Dramatically set atop a plateau of eroded volcanic tuff in the Umbrian countryside, Orvieto is a fortified city that has been populated since Etruscan times. I first visited the area four years ago, when shooting for a book that explored the role art plays in the life of a community.
Throughout my commercial work in London I manipulate scenes and images, but when I photograph in Italy, I am at the mercy of the light. While Italian light can be soft, it is not shy. It is assertive and it requires a certain kind of patience.
I returned to Orvieto this past June for my fourth visit. When I go back to the city each summer, I may be older and wiser, but I am always in need of its remedy; its lingering scent of jasmine and abundance of fresh apricots. Although the city is evolving, it still retains a familiarity. Most of the streets of Orvieto are rather quaint, but if you head down the Via del Duomo, you will be met with the 14th-century masterpiece, the Duomo di Orvieto. While the façade is adorned with ornate mosaics and large bronze doors, the sides consist of strikingly simple alternating black-and-white stripes. I aimed to reflect this juxtaposition in this album, choosing not only to show the grandeur of Orvieto but glimpses of ordinary, everyday life.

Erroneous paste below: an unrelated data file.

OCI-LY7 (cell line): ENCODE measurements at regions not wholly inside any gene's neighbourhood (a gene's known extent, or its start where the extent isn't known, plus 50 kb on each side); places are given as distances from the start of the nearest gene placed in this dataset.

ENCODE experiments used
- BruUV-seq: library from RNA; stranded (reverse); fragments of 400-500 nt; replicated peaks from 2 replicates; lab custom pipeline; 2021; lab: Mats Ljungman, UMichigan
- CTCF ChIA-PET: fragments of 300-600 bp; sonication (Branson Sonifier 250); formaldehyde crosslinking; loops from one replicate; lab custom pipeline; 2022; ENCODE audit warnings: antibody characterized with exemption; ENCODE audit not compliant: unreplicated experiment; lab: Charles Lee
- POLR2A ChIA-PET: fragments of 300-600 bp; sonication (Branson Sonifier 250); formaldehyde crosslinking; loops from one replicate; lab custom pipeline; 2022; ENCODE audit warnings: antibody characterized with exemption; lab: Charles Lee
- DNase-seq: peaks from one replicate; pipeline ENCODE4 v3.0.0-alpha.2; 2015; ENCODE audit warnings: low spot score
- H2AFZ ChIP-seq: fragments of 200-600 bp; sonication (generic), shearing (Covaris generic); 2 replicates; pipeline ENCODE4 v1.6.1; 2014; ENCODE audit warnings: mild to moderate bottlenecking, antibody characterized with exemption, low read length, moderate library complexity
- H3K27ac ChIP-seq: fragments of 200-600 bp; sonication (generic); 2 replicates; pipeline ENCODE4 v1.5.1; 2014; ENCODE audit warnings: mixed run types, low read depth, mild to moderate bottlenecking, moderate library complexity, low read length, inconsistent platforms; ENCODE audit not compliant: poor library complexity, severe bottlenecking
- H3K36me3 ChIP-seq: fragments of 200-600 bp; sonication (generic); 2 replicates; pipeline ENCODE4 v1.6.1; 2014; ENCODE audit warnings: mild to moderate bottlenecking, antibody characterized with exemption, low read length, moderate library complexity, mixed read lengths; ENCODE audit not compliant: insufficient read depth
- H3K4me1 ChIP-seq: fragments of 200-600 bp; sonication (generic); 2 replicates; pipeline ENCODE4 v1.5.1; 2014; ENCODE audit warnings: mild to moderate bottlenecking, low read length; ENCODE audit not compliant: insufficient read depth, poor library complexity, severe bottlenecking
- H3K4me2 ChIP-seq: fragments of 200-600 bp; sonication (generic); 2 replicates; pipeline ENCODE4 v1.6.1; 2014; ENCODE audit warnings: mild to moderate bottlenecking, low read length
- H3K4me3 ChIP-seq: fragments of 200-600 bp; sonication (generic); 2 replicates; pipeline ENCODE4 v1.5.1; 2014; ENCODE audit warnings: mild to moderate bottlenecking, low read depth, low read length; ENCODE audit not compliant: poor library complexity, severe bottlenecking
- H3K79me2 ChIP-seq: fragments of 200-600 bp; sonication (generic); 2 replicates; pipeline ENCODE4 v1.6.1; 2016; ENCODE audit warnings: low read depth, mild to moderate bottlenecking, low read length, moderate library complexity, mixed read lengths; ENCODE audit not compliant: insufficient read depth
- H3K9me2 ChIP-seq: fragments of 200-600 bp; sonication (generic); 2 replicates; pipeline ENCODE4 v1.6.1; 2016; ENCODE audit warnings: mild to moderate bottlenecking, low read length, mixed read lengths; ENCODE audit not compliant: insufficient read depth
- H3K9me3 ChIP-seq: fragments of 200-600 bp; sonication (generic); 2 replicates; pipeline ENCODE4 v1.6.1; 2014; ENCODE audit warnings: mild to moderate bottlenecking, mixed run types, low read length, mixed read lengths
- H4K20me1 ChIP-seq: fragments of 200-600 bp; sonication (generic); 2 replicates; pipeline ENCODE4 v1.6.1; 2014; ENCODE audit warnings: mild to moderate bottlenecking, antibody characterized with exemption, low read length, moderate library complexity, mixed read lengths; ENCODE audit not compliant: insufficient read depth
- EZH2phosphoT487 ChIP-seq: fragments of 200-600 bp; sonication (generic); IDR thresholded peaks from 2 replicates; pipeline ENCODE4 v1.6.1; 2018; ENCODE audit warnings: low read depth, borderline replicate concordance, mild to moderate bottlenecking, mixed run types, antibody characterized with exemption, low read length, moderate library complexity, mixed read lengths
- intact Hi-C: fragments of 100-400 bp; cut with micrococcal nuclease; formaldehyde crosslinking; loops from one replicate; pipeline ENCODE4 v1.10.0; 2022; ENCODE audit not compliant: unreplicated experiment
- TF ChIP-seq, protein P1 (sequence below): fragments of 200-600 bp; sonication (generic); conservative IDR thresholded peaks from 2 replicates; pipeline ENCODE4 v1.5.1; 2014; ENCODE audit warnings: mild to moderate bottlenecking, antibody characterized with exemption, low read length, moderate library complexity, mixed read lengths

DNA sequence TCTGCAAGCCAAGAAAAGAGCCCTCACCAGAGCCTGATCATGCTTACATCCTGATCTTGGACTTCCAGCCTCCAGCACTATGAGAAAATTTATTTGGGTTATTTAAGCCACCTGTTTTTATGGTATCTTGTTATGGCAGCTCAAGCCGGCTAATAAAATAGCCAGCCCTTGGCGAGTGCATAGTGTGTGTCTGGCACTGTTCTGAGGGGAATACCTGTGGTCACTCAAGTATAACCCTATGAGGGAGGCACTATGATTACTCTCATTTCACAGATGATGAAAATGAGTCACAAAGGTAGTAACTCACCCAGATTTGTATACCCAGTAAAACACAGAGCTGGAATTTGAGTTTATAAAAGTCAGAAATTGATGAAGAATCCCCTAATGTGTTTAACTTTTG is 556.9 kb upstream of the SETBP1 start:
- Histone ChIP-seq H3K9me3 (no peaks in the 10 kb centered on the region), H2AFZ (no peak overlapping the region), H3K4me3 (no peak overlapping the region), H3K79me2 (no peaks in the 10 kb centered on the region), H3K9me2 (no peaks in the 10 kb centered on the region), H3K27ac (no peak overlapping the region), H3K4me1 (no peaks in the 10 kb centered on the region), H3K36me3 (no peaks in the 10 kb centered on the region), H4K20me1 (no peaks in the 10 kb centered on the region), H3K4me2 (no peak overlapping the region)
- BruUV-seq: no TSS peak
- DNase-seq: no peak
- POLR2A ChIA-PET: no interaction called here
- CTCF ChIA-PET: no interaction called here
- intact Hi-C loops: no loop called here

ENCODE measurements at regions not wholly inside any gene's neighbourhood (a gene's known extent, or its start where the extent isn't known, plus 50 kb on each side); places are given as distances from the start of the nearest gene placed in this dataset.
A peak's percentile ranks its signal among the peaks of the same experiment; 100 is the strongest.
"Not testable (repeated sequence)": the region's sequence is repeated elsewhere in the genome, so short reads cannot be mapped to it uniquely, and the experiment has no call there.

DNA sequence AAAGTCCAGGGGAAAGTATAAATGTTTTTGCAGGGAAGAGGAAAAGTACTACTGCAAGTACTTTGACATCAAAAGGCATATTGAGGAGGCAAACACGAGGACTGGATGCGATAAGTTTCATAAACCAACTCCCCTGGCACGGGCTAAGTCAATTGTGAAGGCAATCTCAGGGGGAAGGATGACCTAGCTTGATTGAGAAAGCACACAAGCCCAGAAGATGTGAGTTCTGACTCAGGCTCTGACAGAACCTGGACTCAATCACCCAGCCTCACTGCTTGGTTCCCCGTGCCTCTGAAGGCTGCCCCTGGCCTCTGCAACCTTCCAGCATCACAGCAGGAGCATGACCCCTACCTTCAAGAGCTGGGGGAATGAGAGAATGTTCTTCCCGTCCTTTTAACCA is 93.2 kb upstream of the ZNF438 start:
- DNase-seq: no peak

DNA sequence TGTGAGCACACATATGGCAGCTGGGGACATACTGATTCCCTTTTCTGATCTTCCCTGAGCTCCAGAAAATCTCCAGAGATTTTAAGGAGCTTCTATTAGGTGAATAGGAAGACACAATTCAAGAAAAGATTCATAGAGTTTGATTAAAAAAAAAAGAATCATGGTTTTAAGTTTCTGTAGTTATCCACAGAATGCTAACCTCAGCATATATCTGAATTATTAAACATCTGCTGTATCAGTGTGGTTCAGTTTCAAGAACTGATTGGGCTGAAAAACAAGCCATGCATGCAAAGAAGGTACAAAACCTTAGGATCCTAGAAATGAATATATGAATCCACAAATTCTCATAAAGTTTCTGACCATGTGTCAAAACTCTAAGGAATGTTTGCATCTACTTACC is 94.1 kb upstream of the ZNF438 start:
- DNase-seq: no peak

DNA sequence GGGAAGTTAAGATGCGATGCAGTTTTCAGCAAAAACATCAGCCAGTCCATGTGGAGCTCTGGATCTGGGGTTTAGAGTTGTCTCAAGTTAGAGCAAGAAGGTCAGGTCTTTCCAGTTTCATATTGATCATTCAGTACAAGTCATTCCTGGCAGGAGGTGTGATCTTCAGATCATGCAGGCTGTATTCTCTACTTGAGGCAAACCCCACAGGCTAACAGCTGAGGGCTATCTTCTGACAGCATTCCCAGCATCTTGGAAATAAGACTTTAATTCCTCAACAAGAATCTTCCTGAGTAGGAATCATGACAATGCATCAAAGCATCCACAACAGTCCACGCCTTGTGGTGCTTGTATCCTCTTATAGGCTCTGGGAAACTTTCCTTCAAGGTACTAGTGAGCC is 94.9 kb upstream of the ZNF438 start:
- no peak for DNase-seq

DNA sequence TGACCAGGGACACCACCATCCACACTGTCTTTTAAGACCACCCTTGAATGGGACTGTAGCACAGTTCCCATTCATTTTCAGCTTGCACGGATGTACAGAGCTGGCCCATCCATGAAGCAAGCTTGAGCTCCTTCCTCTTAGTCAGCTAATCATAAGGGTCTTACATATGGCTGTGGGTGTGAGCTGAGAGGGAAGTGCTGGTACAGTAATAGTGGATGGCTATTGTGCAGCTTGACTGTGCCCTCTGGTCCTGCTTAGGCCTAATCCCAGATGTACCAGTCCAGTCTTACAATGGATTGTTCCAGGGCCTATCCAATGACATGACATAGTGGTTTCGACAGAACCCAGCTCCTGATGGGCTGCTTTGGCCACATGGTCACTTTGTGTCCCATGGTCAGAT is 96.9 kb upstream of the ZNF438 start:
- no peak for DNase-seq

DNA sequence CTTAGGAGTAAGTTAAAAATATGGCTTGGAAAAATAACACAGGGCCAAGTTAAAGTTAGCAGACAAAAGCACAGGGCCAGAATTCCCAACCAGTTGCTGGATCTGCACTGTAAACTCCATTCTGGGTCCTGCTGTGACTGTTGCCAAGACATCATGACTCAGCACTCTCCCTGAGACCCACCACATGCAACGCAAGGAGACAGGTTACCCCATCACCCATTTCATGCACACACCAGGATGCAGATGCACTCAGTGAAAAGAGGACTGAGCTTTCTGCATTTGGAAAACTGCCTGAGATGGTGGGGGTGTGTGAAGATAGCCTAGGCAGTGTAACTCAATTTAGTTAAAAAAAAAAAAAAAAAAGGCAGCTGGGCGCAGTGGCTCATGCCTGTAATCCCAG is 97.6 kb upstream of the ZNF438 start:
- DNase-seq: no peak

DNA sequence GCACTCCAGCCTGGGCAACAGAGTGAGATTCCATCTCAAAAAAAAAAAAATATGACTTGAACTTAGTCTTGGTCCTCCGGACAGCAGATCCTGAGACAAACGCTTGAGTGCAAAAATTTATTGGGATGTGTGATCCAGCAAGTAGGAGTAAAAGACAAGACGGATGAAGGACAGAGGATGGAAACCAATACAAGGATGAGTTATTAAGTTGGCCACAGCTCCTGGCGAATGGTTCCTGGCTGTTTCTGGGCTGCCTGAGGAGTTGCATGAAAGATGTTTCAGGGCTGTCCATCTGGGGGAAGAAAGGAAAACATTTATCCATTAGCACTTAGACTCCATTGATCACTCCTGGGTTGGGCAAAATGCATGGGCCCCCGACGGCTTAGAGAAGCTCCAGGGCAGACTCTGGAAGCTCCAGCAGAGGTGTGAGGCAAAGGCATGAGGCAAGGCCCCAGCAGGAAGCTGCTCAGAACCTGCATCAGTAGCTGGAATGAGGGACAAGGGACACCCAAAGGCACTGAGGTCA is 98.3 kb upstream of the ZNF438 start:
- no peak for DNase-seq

When walking the warm cobblestone streets I greet the shop owners and friends that I have met over the years. There is a particular slowness that I feel during my stays. There is no hurriedness, no pretences, just a sense of quiet and calm. Sometimes my days consist of simply going to the market, and that feels like enough. If you walk down the main street during dinner time, all you hear are the sounds of knives and forks hitting dinner plates from the open windows above. This is all a part of Orvieto's profound rhythm, a rhythm that prioritises togetherness.